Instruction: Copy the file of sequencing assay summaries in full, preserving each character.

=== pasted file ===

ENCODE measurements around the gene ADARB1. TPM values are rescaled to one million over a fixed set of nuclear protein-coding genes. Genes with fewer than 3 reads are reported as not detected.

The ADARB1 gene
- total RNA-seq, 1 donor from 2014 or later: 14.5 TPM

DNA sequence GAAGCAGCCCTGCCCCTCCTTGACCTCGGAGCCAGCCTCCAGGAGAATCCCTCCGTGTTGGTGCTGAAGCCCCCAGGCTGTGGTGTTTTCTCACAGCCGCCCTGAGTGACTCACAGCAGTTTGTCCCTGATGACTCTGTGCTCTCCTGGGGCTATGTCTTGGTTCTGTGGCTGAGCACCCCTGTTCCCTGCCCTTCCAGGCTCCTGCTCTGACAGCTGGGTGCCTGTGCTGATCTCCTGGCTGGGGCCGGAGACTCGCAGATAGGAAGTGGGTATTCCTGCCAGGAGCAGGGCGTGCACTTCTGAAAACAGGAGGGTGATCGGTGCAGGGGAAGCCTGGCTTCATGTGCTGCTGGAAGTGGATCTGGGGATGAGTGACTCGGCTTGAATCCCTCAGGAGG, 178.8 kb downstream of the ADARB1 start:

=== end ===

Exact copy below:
ENCODE measurements around the gene ADARB1. TPM values are rescaled to one million over a fixed set of nuclear protein-coding genes. Genes with fewer than 3 reads are reported as not detected.

The ADARB1 gene
- total RNA-seq, 1 donor from 2014 or later: 14.5 TPM

DNA sequence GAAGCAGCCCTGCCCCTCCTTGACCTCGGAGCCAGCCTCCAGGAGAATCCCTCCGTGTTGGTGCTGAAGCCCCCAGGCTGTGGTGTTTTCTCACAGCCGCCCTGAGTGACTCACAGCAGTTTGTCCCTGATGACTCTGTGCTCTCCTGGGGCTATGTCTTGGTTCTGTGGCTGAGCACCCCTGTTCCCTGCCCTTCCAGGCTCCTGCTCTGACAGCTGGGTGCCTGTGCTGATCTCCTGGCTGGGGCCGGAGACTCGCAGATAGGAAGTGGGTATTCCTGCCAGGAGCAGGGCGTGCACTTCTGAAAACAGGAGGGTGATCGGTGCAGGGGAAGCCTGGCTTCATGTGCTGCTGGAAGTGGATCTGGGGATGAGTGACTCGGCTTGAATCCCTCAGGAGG, 178.8 kb downstream of the ADARB1 start: